Jeopardy! category: Scientific Names (10-10-2007)
FJ! Clue: It was first given a scientific name meaning “flat-footed duck”; it was later given one meaning “birdlike snout”
The gist: OK, regular ducks have flat feet and birdlike snouts. But it’s probably not them.
Instead, it’s the king of the crazy mammals, the platypus.* I don’t think I need to go into too much detail about the eastern Australian animal’s wacky features (like its poisonous ankle spurs, its electrolocution, and its reptilian splayed legs) – instead, let’s talk about its history and name. While of course it’s been well-known to indigenous Australians for tens of thousands of years, it was first encountered by Europeans in 1798, when John Hunter, Governor of New South Wales (of which state it is now an official emblem) sent a skin and a sketch to England. British naturalists were understandably baffled, with many considering the animal a hoax – but as more specimens were recovered, it became clear that it was just an extreme oddity (of which the fauna of Australia has in spades), not a lie. Its common name comes from the Greek for “flat-footed,” platys meaning flat or broad (like Plato’s broad face, from which he supposedly got his name), like how octopus means “eight-footed.” Unfortunately, in the scientific taxonomies Platypus was already in use for a genus of beetle, so it was given the more unwieldy genus name of Ornithorhynchus, meaning “bird-snout,” and the species name anatinus, which means “duck-like.” The common appellation “duck-billed platypus” is usually not more than a courtesy to the animal, although it can also distinguish the extant animal from its extinct toothier cousin the Riversleigh platypus.
The clue: Well, this one really shouldn’t be too hard – the clue gives not one, but two pretty decent descriptions of the animal, after all. Like I said, it’s not going to be a duck since they were mentioned by name in the clue, so that should be a hint that you need to think a little broader to come up this one. Unless you were to get stuck thinking of other birds, you should come up with the platypus pretty quickly; it’s not like they’re terribly obscure animals (as Final Jeopardy! responses are usually not very obscure). As a final hint, you might know or figure out, even without knowing any Greek, that the “-pus” part of the animal’s name refers to their feet, which you could then connect with the “flat-footed” bit in the clue.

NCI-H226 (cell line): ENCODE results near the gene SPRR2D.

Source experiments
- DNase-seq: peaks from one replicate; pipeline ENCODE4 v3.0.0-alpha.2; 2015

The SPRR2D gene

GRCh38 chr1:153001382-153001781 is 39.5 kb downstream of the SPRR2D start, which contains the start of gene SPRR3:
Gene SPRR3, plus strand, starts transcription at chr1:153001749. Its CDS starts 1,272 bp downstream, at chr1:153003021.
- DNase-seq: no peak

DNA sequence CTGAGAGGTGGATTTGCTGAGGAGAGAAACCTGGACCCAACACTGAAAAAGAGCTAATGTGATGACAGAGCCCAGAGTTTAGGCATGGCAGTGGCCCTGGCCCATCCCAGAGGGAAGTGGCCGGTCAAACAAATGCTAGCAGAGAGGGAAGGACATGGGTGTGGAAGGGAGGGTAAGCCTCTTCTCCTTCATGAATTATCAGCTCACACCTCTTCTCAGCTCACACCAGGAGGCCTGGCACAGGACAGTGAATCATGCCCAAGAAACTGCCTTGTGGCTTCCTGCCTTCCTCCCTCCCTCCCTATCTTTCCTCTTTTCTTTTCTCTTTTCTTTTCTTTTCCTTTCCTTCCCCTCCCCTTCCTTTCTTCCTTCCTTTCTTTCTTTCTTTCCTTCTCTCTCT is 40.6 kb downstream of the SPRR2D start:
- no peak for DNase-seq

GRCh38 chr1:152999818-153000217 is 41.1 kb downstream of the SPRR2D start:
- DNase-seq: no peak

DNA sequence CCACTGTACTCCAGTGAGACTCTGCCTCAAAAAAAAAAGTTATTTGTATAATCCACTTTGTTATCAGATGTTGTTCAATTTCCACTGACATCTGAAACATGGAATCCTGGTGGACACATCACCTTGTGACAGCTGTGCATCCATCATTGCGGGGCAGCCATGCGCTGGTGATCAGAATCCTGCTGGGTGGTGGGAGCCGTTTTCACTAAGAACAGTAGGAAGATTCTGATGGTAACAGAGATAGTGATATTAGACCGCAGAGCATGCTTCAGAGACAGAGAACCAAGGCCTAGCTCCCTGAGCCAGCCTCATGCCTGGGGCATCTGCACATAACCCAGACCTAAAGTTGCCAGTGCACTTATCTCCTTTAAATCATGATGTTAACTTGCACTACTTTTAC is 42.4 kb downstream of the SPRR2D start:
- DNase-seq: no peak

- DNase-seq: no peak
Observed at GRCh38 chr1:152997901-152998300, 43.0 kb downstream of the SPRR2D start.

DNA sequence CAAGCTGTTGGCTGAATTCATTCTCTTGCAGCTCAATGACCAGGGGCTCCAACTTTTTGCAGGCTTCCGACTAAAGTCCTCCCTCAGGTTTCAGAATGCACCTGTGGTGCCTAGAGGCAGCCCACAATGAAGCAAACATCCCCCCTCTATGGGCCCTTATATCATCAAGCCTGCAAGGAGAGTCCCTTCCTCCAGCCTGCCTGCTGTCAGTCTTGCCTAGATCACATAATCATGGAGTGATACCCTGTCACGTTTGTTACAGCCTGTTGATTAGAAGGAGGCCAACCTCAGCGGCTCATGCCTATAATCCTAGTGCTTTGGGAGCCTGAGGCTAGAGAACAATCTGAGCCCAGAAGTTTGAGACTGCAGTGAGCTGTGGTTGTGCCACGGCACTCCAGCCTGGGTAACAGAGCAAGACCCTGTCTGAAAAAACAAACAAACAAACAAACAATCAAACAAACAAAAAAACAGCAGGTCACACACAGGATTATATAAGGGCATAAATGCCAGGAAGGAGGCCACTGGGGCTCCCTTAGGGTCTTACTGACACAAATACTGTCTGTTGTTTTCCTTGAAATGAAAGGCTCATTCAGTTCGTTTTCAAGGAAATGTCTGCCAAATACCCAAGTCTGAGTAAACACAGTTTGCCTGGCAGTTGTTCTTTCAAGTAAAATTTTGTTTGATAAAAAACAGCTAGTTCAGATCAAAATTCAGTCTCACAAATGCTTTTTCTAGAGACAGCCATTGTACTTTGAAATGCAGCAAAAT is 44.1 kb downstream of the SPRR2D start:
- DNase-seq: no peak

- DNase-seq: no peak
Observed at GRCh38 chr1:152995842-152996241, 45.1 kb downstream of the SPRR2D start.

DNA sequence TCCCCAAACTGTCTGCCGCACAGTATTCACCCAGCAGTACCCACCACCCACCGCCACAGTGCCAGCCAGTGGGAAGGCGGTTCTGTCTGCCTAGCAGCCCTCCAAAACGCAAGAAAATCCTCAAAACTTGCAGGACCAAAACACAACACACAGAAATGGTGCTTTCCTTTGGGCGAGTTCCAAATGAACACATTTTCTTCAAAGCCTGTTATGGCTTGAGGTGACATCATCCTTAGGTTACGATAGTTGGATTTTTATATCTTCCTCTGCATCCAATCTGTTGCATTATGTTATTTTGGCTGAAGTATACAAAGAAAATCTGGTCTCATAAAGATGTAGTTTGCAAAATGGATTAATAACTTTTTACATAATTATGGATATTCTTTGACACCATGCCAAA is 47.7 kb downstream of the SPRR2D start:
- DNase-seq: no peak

In Jeopardy!: The strange creature appears in 42 regular clues and just this one FJ! clue in the J!Archive. Common themes include, of course, its weirdness: its egg-laying, its webbed feet, its bill, its poison, etc. Other commonly mentioned topics are its country of origin (11 clues have “Australia,” some more have “down-under” and the like), and “monotreme,” the order of egg-laying mammals that includes the platypus and the echidna species (another 11 clues). Also, apparently there’s a heroic platypus named Perry on the cartoon Phineas and Pherb – he gets a clue about his adventures against the evil Dr. Doofenshmirtz.
*Of course, there are waaaay crazier animals out there if you look beyond the cute ones, and even more if you look beyond the multicellular ones.